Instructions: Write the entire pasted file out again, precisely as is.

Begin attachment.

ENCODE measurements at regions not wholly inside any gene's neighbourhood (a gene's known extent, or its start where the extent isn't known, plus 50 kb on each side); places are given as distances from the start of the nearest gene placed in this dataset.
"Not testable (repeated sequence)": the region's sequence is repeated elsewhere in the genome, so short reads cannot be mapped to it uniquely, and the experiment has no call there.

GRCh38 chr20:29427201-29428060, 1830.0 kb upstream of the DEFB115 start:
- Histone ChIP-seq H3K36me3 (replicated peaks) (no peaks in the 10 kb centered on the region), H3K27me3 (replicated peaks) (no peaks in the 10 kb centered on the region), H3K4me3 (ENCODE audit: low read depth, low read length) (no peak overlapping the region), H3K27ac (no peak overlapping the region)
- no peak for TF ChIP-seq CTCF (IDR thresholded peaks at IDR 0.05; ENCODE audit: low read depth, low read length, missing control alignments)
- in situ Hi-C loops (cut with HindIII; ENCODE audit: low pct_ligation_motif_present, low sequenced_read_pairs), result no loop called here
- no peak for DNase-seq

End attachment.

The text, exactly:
ENCODE measurements at regions not wholly inside any gene's neighbourhood (a gene's known extent, or its start where the extent isn't known, plus 50 kb on each side); places are given as distances from the start of the nearest gene placed in this dataset.
"Not testable (repeated sequence)": the region's sequence is repeated elsewhere in the genome, so short reads cannot be mapped to it uniquely, and the experiment has no call there.

GRCh38 chr20:29427201-29428060, 1830.0 kb upstream of the DEFB115 start:
- Histone ChIP-seq H3K36me3 (replicated peaks) (no peaks in the 10 kb centered on the region), H3K27me3 (replicated peaks) (no peaks in the 10 kb centered on the region), H3K4me3 (ENCODE audit: low read depth, low read length) (no peak overlapping the region), H3K27ac (no peak overlapping the region)
- no peak for TF ChIP-seq CTCF (IDR thresholded peaks at IDR 0.05; ENCODE audit: low read depth, low read length, missing control alignments)
- in situ Hi-C loops (cut with HindIII; ENCODE audit: low pct_ligation_motif_present, low sequenced_read_pairs), result no loop called here
- no peak for DNase-seq